A 23-year-old Yankton man is in jail tonight after allegedly making threats to "shoot up" a local school. Travis Potts now faces two counts of making terroristic threats.
The Yankton County Sheriff's Office took a call this morning tipping them off about a Yankton man, 23-year-old Travis Potts, making violent threats on Twitter.
"The first one was that he basically said I feel like shooting up a school. Further looking at the Twitter account, there was a threat of doing violence against a child," Yankton Police Chief Brian Paulsen said.
Yankton Police Chief Brian Paulsen quickly called Yankton School Superintendent Wayne Kindle to make sure he could take the appropriate action.
"The doors were locked. We did not make any announcements to the kids. There were four police units dispatched to our four elementary schools immediately," Yankton School District Superintendent Wayne Kindle said.
The information given to him was that the elementary schools would be the main focus of protection. Kindle has grandchildren in the schools, making the situation even more personal.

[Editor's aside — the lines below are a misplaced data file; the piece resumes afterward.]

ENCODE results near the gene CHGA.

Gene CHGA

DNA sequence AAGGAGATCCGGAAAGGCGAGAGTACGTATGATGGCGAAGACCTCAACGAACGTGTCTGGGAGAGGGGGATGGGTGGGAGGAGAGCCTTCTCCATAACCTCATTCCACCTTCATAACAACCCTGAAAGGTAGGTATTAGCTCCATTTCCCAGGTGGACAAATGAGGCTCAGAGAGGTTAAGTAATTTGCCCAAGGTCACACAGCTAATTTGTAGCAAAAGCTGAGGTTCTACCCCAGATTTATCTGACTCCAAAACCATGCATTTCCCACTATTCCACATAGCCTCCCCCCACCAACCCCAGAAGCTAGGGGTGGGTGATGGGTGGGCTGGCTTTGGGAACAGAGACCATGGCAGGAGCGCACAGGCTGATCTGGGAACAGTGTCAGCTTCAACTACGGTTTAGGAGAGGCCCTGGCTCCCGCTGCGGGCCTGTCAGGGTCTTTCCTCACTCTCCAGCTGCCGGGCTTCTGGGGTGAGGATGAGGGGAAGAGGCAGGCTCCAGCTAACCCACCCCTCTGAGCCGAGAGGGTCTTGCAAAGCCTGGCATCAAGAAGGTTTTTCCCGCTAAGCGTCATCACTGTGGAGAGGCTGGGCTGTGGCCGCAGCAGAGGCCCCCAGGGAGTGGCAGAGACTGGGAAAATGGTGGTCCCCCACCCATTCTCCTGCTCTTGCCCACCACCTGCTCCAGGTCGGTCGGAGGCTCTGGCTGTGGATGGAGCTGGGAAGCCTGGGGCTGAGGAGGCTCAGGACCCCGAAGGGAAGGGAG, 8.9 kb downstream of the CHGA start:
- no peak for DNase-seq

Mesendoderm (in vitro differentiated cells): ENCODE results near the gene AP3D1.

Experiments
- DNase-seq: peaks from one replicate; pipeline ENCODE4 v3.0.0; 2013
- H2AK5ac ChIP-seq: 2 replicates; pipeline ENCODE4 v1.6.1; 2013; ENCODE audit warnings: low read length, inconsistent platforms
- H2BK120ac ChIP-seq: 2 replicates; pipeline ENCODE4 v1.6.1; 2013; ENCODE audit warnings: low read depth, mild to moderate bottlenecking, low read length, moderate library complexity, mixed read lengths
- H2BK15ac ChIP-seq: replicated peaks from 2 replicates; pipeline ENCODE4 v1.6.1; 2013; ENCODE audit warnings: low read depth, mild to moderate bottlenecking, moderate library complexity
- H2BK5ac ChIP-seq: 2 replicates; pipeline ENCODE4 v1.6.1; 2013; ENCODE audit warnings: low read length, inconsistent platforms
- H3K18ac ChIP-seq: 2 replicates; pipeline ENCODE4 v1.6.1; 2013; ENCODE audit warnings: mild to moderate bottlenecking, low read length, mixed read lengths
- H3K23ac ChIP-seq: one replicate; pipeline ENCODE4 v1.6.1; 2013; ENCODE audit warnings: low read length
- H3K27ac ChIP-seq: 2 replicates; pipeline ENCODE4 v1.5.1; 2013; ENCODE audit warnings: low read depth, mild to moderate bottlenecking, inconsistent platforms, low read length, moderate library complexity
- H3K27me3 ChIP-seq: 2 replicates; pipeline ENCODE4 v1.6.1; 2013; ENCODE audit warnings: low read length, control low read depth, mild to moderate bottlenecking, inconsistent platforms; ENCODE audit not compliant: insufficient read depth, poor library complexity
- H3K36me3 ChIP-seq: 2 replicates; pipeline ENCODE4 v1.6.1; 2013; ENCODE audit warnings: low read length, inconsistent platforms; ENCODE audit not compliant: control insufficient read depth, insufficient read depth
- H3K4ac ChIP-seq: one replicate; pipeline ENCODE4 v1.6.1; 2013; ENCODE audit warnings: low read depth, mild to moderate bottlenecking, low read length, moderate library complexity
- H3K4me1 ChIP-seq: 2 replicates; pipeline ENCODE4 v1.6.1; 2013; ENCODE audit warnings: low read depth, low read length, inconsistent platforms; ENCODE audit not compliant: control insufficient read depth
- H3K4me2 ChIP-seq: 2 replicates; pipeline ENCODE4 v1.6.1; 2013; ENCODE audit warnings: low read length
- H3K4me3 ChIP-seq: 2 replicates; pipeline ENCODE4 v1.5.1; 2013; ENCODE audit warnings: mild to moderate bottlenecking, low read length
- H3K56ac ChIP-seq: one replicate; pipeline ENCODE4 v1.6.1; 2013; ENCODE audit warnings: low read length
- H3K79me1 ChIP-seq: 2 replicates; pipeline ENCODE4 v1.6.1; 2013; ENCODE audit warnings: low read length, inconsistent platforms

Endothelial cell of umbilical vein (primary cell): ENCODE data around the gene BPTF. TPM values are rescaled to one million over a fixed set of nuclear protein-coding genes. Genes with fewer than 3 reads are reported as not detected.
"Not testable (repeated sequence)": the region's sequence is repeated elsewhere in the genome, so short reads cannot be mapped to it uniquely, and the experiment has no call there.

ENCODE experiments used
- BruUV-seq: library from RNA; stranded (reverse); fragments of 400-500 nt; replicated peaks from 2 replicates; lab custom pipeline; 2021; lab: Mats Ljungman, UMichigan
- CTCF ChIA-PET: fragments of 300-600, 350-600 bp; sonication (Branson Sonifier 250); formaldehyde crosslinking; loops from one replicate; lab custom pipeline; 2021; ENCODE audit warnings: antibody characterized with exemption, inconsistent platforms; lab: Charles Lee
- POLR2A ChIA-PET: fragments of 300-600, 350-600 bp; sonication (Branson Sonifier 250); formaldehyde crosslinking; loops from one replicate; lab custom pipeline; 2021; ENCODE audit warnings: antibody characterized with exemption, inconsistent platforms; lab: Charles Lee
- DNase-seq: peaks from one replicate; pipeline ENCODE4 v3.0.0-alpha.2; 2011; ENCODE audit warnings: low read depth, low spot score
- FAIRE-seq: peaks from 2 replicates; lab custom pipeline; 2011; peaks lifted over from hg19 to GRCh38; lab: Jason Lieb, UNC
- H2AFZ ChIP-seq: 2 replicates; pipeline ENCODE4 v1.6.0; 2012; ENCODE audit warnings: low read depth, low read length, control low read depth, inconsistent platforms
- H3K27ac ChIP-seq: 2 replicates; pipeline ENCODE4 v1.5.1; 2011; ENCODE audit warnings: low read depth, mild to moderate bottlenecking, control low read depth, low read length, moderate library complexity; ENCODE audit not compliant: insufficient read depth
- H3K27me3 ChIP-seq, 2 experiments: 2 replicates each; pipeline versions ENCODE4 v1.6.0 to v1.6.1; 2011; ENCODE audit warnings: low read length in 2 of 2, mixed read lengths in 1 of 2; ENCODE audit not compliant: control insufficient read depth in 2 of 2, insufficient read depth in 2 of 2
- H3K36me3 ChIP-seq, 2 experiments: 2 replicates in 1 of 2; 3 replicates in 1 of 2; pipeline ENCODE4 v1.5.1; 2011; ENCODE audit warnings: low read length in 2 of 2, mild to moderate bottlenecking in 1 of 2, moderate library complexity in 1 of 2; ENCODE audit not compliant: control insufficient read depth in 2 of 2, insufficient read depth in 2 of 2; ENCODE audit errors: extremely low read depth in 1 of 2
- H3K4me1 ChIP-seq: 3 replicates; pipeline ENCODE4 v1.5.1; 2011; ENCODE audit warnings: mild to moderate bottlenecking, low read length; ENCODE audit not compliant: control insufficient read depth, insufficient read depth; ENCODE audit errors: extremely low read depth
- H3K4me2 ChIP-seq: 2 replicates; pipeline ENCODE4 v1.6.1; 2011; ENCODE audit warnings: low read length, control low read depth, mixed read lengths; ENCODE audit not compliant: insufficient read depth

"My first response was like anybody else, and because I knew, you wanted to go to the school. That's what most people would want to do," Kindle said.
Michelle Gurney also has a child in the elementary schools. She received an email from the district about the threats once everything was under control.
"I got the email and I looked at it. I hand the phone to my husband and I'm like ' Really?' I let him read it because seriously, what's up with people today?" Gurney said.
Less than 30 minutes after the tip call, Potts was arrested and charged with two counts of making terroristic threats.
The posts were made on Potts' Twitter account three weeks ago, but to Kindle, a threat is still a threat.
"As school superintendent and our local police, we still take this very seriously, and we did. We never want to dismiss something whether it's a day old or three weeks old," Kindle said.
The schools were taken off lockdown around 12:30 p.m. after police determined that there was no immediate threat to the schools or the students.